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Best Practices on Indigenous Knowledge MOST/NUFFIC (IK-Unit)


Zaï, an indigenous water harvesting and soil fertility management practice in Burkina Faso



Natural resources, resource management, soil fertility, soil improvement


Introducing the practice

The method of water harvesting reported here is practised by Mossi farmers in Yatenga Province in the northern part of Burkina Faso, in sub-Saharan Africa. The Mossi are the major ethnic group in Burkina Faso, making up about two-thirds of the total population. They derive their livelihood essentially from agriculture. They also ruled the region for over eight centuries, establishing five independent kingdoms, of which Ouagadougou was the most powerful. Even today, the traditional Mossi chiefs hold significant power in Burkina Faso.

The zaï method of water harvesting is seasonal, practised each year as necessary. The method is used to rehabilitate strongly degraded land known as zî-peele, which is usually found on relatively flat land on which no crops can be grown.

At the beginning of the dry season, farmers use traditional picks to dig holes 10-20 cm deep and 20-40 cm in diameter. The resulting shallow pits are spaced 80-120 cm apart throughout the area being treated. The earth removed from each pit is carefully piled in a half-moon shape along the pit’s lowest edge so that runoff water will flow downhill into the pit. Throughout the dry season, the pits collect sand, loam and other organic materials carried by the wind.

In early May, with the first rainfall, farmers begin to prepare the pits for planting. In each one they put about two handful of organic waste, generally from animals. Attracted by the organic matter, termites dig deep tunnels beneath the pits, which by now are shaped like funnels. Water from the first rains flow into the termite tunnels, creating pockets of moisture so deep inside the soil that it resists evaporation.

Through the practice of zaï, both water and nutrients are concentrated in the pits, where in early June the farmers plant the seeds. The increased water retention capacity of the soils helps crops tide over drought spells during the rainy season. The following year the practice is repeated, except that new pits are dug between the old ones. Within five years, an entire area of land that had been degraded and useless can be totally rehabilitated to produce yields where previously nothing could be harvested.

The practice, documented in the 1980s, originated among Mossi farmers in Yatenga Province. It is a survival strategy in this semi-arid area. Zaï is still in use today. In fact, because it is so effective in restoring soil fertility and thus in increasing agricultural production, the practice is expanding. It is now used by many farmers, in particular on the northern part of the Central Plateau of Burkina Faso. Both government and non-governmental organizations support the practice.

Zaï is a labour-intensive technique practised by both men and women. Its three main steps are digging, manuring and sowing.


The role of indigenous knowledge

Local knowledge about soil conditions and about the use of organic materials is essential. All members of the community know how to practise zaï. They learn by observation and imitation. Zaï is a strategy for survival and thus very important in the lives of the people who practise it. The practice has been documented in writing, and is discussed on radio programmes for farmers, which are broadcast in local languages.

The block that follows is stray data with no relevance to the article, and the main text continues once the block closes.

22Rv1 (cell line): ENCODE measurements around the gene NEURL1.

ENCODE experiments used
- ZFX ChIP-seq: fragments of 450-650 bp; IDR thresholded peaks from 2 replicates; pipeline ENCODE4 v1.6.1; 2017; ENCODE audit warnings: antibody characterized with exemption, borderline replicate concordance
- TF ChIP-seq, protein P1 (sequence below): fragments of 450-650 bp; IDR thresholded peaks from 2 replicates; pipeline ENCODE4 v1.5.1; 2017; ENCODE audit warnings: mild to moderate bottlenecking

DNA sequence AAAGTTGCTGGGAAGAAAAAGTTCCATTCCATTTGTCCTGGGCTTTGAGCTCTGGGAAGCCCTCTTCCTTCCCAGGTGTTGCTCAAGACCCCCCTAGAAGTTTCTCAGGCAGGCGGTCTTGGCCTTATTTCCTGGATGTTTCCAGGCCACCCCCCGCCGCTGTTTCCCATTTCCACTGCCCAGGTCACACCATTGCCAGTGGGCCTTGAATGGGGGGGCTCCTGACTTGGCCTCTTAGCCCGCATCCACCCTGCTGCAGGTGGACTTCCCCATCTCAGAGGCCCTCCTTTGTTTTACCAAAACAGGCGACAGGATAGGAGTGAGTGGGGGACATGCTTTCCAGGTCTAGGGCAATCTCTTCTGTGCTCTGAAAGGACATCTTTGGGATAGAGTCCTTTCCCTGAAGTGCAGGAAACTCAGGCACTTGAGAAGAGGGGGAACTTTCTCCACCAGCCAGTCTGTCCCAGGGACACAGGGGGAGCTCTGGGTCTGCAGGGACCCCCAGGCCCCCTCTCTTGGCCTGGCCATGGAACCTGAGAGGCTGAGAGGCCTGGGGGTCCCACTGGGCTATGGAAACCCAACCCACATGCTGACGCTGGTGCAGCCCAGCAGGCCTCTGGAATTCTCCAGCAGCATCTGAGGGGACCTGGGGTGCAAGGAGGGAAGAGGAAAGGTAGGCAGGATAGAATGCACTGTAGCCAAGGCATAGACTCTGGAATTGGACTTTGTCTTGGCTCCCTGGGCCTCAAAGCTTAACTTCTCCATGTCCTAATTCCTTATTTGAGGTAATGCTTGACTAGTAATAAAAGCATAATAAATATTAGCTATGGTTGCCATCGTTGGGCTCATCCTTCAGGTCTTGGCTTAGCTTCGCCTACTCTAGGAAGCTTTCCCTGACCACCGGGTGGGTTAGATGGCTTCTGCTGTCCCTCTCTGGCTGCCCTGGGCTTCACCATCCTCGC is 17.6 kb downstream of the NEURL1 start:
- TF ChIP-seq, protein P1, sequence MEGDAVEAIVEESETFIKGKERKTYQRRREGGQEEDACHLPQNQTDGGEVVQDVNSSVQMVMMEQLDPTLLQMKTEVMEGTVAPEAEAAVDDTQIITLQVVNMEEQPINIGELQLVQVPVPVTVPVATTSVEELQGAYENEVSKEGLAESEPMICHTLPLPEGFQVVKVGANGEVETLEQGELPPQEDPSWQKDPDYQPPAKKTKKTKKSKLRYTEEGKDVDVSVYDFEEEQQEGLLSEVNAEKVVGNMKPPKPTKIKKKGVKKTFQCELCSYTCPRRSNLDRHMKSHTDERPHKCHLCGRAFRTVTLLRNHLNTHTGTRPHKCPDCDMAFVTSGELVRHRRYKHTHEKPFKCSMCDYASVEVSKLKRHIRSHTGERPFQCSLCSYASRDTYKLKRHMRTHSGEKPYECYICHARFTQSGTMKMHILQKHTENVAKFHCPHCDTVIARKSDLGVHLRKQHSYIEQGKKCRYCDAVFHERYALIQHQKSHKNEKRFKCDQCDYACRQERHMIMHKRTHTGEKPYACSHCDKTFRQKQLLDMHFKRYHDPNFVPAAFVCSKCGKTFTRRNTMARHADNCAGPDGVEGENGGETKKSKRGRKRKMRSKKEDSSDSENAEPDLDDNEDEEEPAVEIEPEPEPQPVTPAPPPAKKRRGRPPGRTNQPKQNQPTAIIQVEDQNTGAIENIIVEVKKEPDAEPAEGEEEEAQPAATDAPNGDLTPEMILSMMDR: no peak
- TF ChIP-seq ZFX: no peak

Achievements and results

The practice addresses a major problem, helping to feed the population in a country that is not self-sufficient in basic foods. Recent inquiries among farmers in Yatenga Province revealed that in years when rainfall is average for the area, zaï enables them to harvest an annual 500 to 1000 kilos per ha of sorghum, millet, maize or other cereals.

The practice is entirely sustainable, very cost-effective, and easy to manage locally. Local farmers benefit from it directly through improved productivity. The practice has three main strong points:

·           It keeps organic waste in the pits, where the most benefit can be derived from it.

·           It restores fertility to depleted soil.

·           It increases agricultural productivity.

Its only possible weakness is that it is physically demanding, but among the Mossi farmers of Burkina Faso, who are known for being hard-working, this is not a problem.

The practice could perhaps be improved if the farmers had more modern tools for digging the holes, or if zaï could be more systematically combined with stone bunds. This combination with another improved indigenous practice designed to slow water runoff would encourage the penetration of moisture into the soil.


Source of inspiration

There is no reason why zaï should not prove useful in other semi-arid regions. In 1989, farmers from the neighbouring country of Niger travelled to Yatenga Province to learn how to improve their own planting pits (Reij 1993, IK&DM, Vol. 1, nr.1).

If you think that this case could be useful in a different context than the one described here, please get in touch first with the contact person listed below (Administrative data). Intellectual property rights could be an issue.


Administrative data

Organizations involved

Association Internationale des Six, S‰ (a non-governmental organization)

B.P. 100 Ouahigouya, Province du Yatenga, Burkina Faso

Tel.: +226 55 0038

Contact: Dr Bernard Lédia, Ouedraogo, Burkina Faso


Association pour la Promotion des Oeuvres Sociales


B.P. 70 Ouahigouya, Province du Yatenga, Burkina Faso

Tel.: +226 554052

Contact: Mr Justin, Tiemtore, Burkina Faso


Person(s) who have described this Best Practice

Emile Dialla


02 B.P. 5154 Ouaga 02

Burkina Faso

Tel.: +226 360746 or +226 613061

E-mail: emile_dialla@yahoo.fr


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